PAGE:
Racial Bias in Flexner Report Permeates Medical Education Today

June 22, 2020 by Christen Aldrich

Filed under Engagement & Morale, For Career Seekers, For Employers, For the Workforce, Regulations

Last modified June 23, 2020

As written in this article by MedPage Today, the early 20th century report that laid the framework for the modern North American medical school is also partially responsible for the disproportionately low number of Black physicians in the workforce today.

In the early 1900’s, Abraham Flexner was tasked with traveling to all 155 medical schools in the U.S. and Canada to assess the state of medical education. His findings, published in 1910 in what is now known as the Flexner Report, provided criteria to standardize and improve medical schools, forcing closed many institutions that didn’t have the resources to implement more rigorous instruction. In his report, Flexner wrote that African-American physicians should be trained in “hygiene rather than surgery” and should primarily serve as “sanitarians,” whose purpose was “protecting whites” from common diseases like tuberculosis.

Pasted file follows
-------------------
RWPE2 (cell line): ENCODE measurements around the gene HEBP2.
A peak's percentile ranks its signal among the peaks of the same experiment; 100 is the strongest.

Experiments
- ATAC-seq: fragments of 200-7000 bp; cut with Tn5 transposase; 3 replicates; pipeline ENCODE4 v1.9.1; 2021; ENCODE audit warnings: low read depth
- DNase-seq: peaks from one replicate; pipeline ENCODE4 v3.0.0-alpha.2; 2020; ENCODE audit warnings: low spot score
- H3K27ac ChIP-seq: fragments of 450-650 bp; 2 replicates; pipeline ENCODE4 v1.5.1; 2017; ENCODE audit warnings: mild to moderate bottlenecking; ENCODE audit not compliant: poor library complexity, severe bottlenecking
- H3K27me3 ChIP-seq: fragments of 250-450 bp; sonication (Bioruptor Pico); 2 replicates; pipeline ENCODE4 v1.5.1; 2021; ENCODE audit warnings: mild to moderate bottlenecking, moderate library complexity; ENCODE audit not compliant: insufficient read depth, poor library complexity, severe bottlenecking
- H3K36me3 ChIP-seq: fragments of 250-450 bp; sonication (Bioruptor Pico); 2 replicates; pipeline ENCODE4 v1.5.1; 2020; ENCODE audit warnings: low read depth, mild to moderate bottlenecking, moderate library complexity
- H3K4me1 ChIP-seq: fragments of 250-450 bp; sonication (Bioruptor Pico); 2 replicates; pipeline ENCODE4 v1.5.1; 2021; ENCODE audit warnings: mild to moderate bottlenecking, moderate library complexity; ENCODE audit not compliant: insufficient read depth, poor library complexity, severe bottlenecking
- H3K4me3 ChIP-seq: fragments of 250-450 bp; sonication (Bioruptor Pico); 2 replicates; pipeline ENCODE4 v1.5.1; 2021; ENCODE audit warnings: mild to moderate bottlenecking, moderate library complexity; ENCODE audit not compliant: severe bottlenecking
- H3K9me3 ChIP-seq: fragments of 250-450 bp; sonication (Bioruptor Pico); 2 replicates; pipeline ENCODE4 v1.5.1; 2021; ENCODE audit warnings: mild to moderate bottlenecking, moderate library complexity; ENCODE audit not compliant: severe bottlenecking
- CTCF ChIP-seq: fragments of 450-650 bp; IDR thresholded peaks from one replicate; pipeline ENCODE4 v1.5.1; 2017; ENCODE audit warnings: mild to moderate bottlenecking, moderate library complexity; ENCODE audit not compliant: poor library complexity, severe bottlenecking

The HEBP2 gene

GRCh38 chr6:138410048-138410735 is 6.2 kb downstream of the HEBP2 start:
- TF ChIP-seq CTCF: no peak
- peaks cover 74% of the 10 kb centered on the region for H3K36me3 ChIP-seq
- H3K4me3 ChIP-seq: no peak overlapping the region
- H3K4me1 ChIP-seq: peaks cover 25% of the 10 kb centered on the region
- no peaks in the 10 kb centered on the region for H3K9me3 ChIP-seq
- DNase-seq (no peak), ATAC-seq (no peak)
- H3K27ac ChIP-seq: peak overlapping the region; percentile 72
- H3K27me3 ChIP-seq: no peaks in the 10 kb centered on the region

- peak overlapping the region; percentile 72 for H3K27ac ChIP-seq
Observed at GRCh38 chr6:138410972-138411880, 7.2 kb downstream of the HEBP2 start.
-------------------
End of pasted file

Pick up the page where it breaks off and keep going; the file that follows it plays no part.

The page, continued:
The schools that closed, including Flint in New Orleans, Leonard in Raleigh, and Knoxville in Memphis, were “wasting small sums annually and sending out undisciplined men, whose lack of real training is covered up by the imposing MD degree,” Flexner wrote.

Although some standardization of medical education was necessary, Flexner’s report gravely diminished the number of African Americans who could have become physicians, said Earl H. Harley, MD, of Georgetown University, who has written about the forgotten history of defunct Black medical schools.

“The opportunity to train to be a physician is still not where it should be,” Harley told MedPage Today. “More than 100 years later, we are still trying to make up for the deficit.”

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